Wednesday, August 26, 2009

What is confession?

As we begin in earnest this blog series on the churchly practice of Confession and Absolution, I believe it makes sense to answer the basic question first:

What is confession?

There are probably enough people who have enough familiarity with the practice of confession to answer that. "Oh, confession! That's where you go into a little box in the church every so often and confess your sins to a priest.? And to that I say "No, it's not." What's just been described is an action, not the essence. A mental picture of a physical deed, but not what confession is.

What is, fundamentally speaking, confession? What is its essence? What is the thing that makes confession what it is?

When we dig deep enough down we can begin to properly understand what confession is. Confession is, at its heart, a Godly sorrow over one's own sins. It is not a sorrow that indulges in self-flagellation, a constant and bizarre psychosis which believes that somehow heaping enough abuse on one's own ego will be sufficient to cure sin. Neither is it a self-centered sorrow that mourns only the negative effects that sin?s consequences have brought into one's own life. Confession is a Godly sorrow: a sorrow that is compelled to seek out the cross and Christ's forgiveness there offered. In that aspect it is much like the distinction we tend to make between remorse and regret.

When a particularly heinous crime has been committed and the perpetrator caught, people begin to watch him very closely. They want to see whether or not he feels truly sorry for what he has done. And if he does not, it is almost inevitable that when his trial has come and he is about to be sentenced the prosecuting lawyer will argue for a stronger sentence and claim, "Never once has this man shown any remorse!"

Now contrast that with an event like a nationally known politician who has been caught in a scandal of some type. With his shameful conduct exposed for all the world to see, he quickly arranges a press conference in which he reads a prepared statement that more often than not goes, "I regret my actions . . ."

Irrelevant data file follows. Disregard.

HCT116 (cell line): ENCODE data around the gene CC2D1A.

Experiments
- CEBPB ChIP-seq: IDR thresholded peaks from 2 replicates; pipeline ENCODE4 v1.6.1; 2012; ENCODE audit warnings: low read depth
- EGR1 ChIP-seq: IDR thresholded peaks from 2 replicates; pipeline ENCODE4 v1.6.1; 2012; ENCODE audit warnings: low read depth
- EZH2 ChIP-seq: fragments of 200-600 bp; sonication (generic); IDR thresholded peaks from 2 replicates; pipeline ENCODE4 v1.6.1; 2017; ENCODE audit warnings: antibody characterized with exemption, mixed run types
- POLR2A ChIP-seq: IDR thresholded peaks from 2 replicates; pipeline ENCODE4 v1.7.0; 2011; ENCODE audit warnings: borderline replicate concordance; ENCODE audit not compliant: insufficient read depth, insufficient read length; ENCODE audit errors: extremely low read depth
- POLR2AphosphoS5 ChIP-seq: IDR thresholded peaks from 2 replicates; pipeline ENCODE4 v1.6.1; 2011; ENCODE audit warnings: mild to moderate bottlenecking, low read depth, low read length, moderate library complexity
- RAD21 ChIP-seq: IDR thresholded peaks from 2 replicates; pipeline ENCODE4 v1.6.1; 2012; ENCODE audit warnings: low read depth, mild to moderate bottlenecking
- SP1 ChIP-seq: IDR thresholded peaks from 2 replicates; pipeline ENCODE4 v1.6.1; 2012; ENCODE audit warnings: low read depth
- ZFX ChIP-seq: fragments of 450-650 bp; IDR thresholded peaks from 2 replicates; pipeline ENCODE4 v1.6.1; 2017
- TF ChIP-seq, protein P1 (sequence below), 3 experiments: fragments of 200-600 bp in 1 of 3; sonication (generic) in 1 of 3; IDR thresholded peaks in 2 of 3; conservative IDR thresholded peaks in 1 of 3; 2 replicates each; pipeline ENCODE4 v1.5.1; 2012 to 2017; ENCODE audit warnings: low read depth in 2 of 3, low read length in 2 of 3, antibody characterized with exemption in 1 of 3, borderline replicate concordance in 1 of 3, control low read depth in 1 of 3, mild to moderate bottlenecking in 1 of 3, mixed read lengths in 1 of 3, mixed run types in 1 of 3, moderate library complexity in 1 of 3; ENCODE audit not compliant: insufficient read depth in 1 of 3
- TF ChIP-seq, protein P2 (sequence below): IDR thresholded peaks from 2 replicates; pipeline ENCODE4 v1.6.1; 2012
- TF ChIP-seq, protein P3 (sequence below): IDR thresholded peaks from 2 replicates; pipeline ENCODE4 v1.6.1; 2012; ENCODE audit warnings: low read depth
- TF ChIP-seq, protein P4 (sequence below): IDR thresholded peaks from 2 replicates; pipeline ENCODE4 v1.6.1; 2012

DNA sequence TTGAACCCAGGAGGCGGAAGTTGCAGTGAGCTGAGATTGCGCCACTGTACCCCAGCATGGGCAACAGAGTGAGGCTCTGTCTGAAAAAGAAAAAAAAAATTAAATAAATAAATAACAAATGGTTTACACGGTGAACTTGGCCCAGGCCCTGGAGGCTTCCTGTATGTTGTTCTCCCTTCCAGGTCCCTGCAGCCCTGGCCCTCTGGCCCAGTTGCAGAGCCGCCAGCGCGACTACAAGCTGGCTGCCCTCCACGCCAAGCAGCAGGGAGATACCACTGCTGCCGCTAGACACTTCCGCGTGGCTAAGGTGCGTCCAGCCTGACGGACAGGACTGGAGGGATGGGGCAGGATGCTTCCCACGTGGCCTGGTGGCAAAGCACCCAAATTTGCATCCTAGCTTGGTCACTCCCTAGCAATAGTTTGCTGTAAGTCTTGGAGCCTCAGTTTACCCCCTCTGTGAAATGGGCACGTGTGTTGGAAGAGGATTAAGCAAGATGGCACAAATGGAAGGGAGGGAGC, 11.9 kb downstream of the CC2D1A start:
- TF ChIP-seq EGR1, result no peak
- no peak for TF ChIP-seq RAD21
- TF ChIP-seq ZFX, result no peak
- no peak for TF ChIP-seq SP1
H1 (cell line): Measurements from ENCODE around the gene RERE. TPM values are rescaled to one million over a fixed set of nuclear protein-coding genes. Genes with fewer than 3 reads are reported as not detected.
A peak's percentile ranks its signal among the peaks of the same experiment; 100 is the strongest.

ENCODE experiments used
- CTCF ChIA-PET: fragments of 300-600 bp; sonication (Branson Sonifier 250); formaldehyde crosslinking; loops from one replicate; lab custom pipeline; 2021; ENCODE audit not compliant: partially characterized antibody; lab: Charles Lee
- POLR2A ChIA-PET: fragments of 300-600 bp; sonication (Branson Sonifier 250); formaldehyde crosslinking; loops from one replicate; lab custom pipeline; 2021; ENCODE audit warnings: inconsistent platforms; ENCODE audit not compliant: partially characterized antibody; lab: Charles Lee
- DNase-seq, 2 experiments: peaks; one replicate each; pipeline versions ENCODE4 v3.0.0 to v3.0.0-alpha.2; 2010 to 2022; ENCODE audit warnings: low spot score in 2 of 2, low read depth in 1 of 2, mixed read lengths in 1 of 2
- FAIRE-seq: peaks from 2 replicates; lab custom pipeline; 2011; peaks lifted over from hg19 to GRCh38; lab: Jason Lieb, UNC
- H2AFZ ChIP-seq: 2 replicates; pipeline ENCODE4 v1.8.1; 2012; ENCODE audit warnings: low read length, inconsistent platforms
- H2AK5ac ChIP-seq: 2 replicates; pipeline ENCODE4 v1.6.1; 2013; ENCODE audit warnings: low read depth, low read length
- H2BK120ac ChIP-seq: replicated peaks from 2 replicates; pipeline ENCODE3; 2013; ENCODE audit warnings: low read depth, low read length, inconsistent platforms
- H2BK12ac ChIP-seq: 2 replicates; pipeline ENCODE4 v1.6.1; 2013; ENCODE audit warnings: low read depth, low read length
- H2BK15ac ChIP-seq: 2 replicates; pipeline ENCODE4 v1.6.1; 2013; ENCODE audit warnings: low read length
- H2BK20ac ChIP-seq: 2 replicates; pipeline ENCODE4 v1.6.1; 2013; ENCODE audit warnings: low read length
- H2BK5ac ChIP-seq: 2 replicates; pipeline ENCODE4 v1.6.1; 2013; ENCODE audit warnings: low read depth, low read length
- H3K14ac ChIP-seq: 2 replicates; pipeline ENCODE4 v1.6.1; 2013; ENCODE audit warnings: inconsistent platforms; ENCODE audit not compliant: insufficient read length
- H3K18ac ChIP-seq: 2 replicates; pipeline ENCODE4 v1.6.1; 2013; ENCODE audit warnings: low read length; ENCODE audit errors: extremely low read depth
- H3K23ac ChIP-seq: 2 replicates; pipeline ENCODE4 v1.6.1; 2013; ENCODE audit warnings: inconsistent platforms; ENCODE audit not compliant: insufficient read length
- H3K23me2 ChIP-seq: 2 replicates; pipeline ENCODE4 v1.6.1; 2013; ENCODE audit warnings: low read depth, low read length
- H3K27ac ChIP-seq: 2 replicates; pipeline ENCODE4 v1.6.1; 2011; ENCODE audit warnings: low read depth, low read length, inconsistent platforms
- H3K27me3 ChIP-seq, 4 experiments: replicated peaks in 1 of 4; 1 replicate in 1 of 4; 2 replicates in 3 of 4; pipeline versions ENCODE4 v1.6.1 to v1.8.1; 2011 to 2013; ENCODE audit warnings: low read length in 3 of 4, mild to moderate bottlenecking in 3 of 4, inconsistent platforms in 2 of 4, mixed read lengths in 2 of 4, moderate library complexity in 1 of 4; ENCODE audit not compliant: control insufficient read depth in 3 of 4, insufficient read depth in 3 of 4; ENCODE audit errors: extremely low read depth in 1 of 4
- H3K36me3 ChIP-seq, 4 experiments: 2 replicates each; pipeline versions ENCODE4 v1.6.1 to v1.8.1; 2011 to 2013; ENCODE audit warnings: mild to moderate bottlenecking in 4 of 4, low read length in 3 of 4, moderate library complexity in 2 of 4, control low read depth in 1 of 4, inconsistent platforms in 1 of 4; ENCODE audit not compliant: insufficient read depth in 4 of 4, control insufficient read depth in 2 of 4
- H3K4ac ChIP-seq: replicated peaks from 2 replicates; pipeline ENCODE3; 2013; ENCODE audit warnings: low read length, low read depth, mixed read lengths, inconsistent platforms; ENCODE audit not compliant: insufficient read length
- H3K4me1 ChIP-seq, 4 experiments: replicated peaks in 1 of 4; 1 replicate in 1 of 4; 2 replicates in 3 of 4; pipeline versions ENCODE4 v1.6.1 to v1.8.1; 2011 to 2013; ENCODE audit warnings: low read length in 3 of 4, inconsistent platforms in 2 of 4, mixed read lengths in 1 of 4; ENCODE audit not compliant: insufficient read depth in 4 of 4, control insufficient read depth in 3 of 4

Typically, we see a person expressing regret only after they have been caught with their hand in the cookie jar. The person in question regrets the damage that he has done to his career. He regrets ever having made such a bad choice in the first place. In short, he wishes that things could be different in this aspect: he regrets that he ever got caught. It is primarily self-centered, self-occupied, and self-preserving.

Remorse, on the other hand, is typically viewed as being true sorrow. Not just sorrow over being caught, not even sorrow over the destructive consequences of an action, but sorrow over the action itself. It is an other-centered lamenting over an injury (be it emotional, verbal, or physical) that cannot be taken back or undone.

When it comes to confession, then, remorse is a type of sorrow over sin that the world does not understand or, in fact, feel. Remorse is Godly sorrow. The Apostle Paul tells us in 2 Corinthians 7:10, "Godly sorrow brings repentance that leads to salvation and leaves no regret, but worldly sorrow brings death."

In confession, Godly sorrow seeks out a confessor that will hear of my sins, will hear my acknowledgement that I have injured others and sinned against God, will hear my cry for mercy, and will pronounce God's judgment upon me. Godly sorrow seeks out God's judgment, because by faith it already knows what His verdict is: "Guilty of sin, and yet forgiven in Jesus Christ."

Godly sorrow leads to salvation! It leads to salvation because it trusts in the cross of Jesus Christ above all else. Godly sorrow knows that even the reality of my own sin, my own disregard for God?s holy commands, cannot separate me from God, because the blood of Jesus Christ, dripping down from the cross, has already earned forgiveness for me! It knows the sting of the verdict of "guilty" but does not fear it, because it also knows that the true words "and yet forgiven" will also be spoken. And so Godly sorrow seeks out confession.